But it’s a good way to make a much higher net income

But despite these problems, sign owners keep building more stacked units. Why? Because they are packing on double the revenue on a single pole or poles. So it’s hard not to be attracted to stacked units from only a financial perspective. The slight increase in construction cost to build two additional faces is easily offset by the higher revenue.

Conclusion

Stacked signs are a reality in many markets and, despite their limitations, they are good creators of net income. You just need to know the facts before you jump into building or buying one.

Beware Of Cute “Space Available” Messages

Space Available On Billboard

When you have a vacant billboard, it’s always a great idea to use the sign to advertise that fact. Many long-term clients came in the door based on calling from the phone number on a vacant sign. However, there’s a right and wrong way to do this. And cute messages have been a failure for decades. Here’s what works in advertising the fact that a vacant billboard is available.

Color choice

It’s a long-standing rule that the eye seeks out the opposite of the color palate that it sees. The opposite of green is red. So when you have a billboard set among the trees, the logical color choice is clearly red. You should use a bright red background, and then white lettering to maximize contrast. That part is a given.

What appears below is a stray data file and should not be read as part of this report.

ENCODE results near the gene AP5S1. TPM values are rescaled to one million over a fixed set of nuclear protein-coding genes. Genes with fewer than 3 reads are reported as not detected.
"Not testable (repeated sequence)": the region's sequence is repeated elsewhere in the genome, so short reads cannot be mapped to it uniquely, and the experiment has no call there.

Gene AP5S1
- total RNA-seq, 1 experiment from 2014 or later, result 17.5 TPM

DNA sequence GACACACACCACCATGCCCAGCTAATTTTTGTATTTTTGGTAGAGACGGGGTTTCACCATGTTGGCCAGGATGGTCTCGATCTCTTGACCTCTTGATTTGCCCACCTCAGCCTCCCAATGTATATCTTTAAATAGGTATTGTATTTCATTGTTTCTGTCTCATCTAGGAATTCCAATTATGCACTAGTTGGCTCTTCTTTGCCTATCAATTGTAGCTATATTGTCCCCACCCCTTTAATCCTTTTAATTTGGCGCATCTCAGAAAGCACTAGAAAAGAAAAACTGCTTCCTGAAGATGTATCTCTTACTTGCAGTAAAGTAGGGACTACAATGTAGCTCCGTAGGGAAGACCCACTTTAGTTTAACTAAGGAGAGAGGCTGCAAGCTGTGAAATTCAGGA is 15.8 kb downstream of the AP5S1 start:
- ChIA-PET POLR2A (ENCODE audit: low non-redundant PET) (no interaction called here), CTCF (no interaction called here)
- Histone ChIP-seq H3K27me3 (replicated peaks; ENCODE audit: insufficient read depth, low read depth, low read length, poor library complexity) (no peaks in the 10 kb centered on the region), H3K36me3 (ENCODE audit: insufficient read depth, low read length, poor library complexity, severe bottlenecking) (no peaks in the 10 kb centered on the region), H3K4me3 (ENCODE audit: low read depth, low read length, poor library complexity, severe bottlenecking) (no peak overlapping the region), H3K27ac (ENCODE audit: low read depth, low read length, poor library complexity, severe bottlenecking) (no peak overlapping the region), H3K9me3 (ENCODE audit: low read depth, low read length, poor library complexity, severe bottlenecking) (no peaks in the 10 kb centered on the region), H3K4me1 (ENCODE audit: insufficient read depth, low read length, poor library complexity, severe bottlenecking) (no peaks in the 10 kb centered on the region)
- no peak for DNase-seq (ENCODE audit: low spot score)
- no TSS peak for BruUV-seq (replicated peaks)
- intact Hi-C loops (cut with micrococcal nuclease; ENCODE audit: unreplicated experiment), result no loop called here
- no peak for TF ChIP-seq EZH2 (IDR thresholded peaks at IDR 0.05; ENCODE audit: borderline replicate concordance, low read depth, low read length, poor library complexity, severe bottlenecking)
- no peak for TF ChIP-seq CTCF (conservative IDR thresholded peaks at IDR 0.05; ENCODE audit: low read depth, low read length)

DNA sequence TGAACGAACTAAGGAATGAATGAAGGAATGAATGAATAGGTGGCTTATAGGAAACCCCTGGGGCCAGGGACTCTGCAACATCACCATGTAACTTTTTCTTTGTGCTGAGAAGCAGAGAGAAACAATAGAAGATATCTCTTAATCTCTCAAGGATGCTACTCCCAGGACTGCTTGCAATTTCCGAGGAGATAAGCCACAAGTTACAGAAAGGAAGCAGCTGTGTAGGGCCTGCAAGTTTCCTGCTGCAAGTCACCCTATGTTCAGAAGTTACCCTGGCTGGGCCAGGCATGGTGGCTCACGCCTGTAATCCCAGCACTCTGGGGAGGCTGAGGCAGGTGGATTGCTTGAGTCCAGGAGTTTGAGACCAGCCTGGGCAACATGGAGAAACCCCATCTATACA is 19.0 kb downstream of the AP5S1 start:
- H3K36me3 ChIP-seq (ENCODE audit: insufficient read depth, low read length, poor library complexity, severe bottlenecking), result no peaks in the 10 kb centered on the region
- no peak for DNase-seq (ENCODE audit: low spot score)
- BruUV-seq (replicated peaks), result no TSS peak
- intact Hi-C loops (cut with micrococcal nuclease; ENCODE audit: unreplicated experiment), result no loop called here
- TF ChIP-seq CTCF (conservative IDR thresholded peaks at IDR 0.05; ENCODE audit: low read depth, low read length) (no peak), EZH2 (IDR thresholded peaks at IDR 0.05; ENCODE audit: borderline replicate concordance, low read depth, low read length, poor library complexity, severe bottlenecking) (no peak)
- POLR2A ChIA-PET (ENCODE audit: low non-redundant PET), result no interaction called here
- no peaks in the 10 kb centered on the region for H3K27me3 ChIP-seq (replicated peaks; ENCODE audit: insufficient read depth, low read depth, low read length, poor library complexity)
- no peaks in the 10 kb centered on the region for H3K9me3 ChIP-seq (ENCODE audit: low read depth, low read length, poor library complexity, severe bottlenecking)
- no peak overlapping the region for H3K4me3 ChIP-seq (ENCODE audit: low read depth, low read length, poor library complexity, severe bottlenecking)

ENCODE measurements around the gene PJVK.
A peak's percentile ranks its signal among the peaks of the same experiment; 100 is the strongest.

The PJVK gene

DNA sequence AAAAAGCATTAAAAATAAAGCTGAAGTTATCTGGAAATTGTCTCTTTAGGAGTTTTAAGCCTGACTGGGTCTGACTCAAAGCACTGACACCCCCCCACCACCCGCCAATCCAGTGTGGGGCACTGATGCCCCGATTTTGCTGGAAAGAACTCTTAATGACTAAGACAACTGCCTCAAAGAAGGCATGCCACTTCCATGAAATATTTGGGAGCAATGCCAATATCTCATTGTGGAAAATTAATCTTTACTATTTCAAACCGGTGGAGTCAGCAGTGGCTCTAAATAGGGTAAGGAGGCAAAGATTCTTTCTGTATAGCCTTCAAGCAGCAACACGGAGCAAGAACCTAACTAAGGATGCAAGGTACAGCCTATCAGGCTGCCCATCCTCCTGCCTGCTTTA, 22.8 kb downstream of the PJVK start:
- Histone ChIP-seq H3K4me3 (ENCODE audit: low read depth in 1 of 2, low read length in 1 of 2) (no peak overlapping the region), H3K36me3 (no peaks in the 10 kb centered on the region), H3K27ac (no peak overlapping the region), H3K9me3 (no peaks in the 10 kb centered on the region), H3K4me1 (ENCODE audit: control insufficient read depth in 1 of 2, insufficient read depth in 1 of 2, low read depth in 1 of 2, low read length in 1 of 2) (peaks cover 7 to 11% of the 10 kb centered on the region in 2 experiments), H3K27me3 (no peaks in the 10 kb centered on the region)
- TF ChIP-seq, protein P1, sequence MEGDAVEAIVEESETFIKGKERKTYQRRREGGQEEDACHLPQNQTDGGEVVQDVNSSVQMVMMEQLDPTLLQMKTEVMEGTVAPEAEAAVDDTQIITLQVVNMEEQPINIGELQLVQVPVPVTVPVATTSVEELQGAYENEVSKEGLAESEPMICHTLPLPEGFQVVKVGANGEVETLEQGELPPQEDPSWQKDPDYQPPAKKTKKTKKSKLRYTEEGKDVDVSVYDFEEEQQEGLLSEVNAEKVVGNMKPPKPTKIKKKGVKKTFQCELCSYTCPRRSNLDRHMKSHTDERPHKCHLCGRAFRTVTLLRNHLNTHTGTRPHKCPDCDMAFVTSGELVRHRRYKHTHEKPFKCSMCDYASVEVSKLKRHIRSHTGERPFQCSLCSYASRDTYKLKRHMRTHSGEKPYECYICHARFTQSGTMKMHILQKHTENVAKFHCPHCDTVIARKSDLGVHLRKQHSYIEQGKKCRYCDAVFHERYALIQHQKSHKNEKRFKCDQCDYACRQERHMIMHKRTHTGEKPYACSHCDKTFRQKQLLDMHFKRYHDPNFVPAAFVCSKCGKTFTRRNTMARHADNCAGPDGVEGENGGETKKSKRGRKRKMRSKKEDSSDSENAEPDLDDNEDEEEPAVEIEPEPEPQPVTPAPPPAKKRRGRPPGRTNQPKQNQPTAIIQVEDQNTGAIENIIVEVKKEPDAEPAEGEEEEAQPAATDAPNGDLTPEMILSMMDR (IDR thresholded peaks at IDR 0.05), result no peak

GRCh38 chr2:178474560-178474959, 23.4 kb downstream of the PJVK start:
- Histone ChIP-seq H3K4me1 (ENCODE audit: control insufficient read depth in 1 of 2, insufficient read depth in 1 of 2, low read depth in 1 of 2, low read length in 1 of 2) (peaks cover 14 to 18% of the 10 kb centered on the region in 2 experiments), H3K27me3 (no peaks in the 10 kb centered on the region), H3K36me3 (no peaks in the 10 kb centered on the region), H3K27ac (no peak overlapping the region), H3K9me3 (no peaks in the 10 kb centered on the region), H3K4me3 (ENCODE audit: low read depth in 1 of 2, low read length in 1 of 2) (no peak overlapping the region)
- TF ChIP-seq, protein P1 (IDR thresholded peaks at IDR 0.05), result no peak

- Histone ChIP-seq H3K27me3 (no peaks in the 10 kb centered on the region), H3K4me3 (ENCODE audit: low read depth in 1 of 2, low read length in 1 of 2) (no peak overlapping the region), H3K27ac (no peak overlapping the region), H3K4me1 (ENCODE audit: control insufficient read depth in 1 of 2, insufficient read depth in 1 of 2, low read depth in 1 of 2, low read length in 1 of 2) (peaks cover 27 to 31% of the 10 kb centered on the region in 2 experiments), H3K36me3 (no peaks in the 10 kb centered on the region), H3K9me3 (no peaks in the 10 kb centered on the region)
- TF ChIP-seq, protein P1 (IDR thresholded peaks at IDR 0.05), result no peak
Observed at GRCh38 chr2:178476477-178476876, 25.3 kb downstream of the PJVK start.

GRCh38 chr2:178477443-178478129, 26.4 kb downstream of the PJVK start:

Use size to your advantage

Some sign owners blow this part by using small numbers down in the corner. You want to use GIANT number for the phone number. Your phone number should max out the entire sign face – why hold back? The bigger the number, the bigger you will make an impression on a prospective advertiser.

A few simple words

Don’t get fancy here. “Rent This Sign” tells it like it is, and there’s no mistake about what the phone number applies to. Cute copy that says things like “Gotcha” or “Caught You Looking” is completely ineffective and confuses potential advertisers as to what’s going on.

But don’t leave it up for too long

You typically don’t want to leave a “Rent This Sign” ad for very long, as it makes the sign look undesirable. If you don’t get an advertiser calling in 60 days, give up and try a different approach and put another ad up until you find the one you want. That’s where having a quantity of “pre-emptible” ads comes in handy, which allow you to put up an advertiser at 50% of normal rate while you still try to find a full-price advertiser.

Conclusion

Billboards make excellent salesmen for themselves when you give them the chance. Make those ads big, colorful and to the point. Cute ads may sell kittens, but not billboard space.